LONDON • American tennis great Billie Jean King believes allowing coaches to signal to players from the stands during matches is a "no brainer" that will create more interest in tennis.
Women players are already allowed to summon their coaches. Outside of Grand Slam tournaments, they can be coached once per set during changeovers.
The Women's Tennis Association (WTA) will trial a new system allowing coaches to interact from the stands, starting at next week's Dubai Championships.
"They should be able to signal from the stands," King said this week. "Look at baseball. They have a first base coach and a third base coach, the coaches are giving all these signals, squeezing their nose or whatever and making all these signals. It's fascinating for people.
"They make documentaries on these coaches. It's just a story to promote our sport and anything we can do to promote it is a good thing, it's a no-brainer."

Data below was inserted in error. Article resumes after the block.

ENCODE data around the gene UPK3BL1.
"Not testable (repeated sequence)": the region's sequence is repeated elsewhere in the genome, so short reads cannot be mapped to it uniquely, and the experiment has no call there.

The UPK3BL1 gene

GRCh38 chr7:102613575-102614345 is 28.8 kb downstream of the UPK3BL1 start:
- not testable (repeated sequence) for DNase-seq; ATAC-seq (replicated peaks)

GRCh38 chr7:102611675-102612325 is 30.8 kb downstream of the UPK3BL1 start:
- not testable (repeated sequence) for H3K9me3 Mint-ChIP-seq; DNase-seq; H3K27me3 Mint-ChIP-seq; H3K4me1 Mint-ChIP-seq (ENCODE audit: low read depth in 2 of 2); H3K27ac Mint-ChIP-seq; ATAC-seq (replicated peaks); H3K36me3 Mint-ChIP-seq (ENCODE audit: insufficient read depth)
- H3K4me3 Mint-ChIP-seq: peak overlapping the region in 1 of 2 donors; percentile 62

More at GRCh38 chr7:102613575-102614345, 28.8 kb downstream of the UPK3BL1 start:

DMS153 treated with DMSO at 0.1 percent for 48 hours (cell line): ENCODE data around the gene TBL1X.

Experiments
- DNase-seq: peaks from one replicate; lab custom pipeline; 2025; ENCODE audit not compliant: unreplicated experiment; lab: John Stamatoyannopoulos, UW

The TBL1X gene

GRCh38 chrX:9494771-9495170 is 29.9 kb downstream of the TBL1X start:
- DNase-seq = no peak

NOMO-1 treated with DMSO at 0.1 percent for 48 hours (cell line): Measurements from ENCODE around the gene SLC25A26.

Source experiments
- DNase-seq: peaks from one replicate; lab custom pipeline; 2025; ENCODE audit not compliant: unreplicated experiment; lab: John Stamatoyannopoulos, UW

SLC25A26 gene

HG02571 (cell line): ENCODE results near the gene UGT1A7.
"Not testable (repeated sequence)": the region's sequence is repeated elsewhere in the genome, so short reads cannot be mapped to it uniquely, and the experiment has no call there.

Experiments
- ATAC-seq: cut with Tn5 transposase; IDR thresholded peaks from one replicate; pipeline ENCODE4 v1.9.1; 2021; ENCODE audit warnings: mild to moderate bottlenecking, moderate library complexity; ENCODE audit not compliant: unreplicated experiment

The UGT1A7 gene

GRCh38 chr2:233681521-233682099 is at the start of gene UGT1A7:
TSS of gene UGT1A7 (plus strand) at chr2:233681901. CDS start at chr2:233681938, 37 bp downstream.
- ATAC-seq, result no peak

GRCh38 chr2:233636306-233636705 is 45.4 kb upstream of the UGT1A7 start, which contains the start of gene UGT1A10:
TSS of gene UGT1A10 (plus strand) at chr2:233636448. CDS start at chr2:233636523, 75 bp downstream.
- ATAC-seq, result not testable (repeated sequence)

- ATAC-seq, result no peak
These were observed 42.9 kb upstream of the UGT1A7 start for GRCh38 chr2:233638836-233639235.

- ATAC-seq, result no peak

The topic of coaching divides opinion and the ATP does not allow it in its tournaments.
Players can receive code violations for coaching from the stands.
The issue became a hot topic after the 2018 US Open final, when Serena Williams's coach Patrick Mouratoglou gestured to her during her defeat by Japan's Naomi Osaka, leading to a code violation and sparking a heated row between the American and the chair umpire.
International Tennis Federation chief David Haggerty says he prefers the status quo regarding on-court coaching, which is allowed in team events like the Davis Cup and Fed Cup where the captain sits on court. But he said the ITF will use data from the WTA Tour trial to revisit the issue.
Twelve-time Grand Slam singles champion King, a trailblazer for the sport throughout her career and afterwards, also disagrees with those who say allowing coaching mid-match takes away the skill of decision-making from players.
"Yeah, people say in tennis you have to think for yourself, but I've told players countless times what to do and they can either do it or they can't, it's up to them anyway," she said.